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Congressional Quarterly reports that Attorney General Eric Holder reads the news but feels no obligation to act on what he has learned:
The clamor for a Justice Department probe into allegations of detainee torture has intensified this week after the New York Review of Books published excerpts of a 2007 report by the International Committee of the Red Cross that contained interviews with detainees who claimed they had been tortured.
“We will let the law and the facts take us to wherever we go,” Holder said. But he added that the administration does not want to criminalize policy differences. Holder said the department is “mindful” of recent news accounts. But when asked whether there was a formal Justice Department investigation, Holder said, “I wouldn’t say that.”
Upon being satisfied, after an examination of information available to it, that the circumstances so warrant, any State Party in whose territory a person alleged to have committed an [act of torture] shall take him into custody or take other legal measures to ensure his presence. The custody and other legal measures shall be as provided in the law of that State but may be continued only for such time as is necessary to enable any criminal or extradition proceedings to be instituted.
The offenses described by the Convention are criminalized under United States law by the Anti-Torture Statute, 18 U.S.C. sec. 2340 and sec. 2340A, which further criminalizes a joint criminal enterprise to violate the prohibition on torture, as obviously occurred.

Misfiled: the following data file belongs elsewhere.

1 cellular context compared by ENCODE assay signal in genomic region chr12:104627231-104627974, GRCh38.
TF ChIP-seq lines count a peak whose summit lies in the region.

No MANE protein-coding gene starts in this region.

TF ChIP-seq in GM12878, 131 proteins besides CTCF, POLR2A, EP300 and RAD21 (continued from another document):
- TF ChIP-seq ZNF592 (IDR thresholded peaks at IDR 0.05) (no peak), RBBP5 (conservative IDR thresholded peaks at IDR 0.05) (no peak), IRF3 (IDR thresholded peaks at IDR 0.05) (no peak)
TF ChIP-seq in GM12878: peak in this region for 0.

More from Scott Horton:
Conversation — August 5, 2016, 12:08 pm
Sidney Blumenthal on the origins of the Republican Party, the fallout from Clinton’s emails, and his new biography of Abraham Lincoln
Conversation — March 30, 2016, 3:44 pm
Joseph Hickman discusses his new book, The Burn Pits, which tells the story of thousands of U.S. soldiers who, after returning from Iraq and Afghanistan, have developed rare cancers and respiratory diseases.
Amount New York City spends each year on air, bus, and train tickets to send homeless people out of town:
The Laboratory of Neurophenomics described a possible blood test for suicide.“Suicide,” said the laboratory’s director, “is a big problem in psychiatry.”
Beijing set its air-quality target for 2017 at twice the amount deemed acceptable by the World Health Organization.
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"It is an interesting and somewhat macabre parlor game to play at a large gathering of one’s acquaintances: to speculate who in a showdown would go Nazi. By now, I think I know. I have gone through the experience many times—in Germany, in Austria, and in France. I have come to know the types: the born Nazis, the Nazis whom democracy itself has created, the certain-to-be fellow-travelers. And I also know those who never, under any conceivable circumstances, would become Nazis."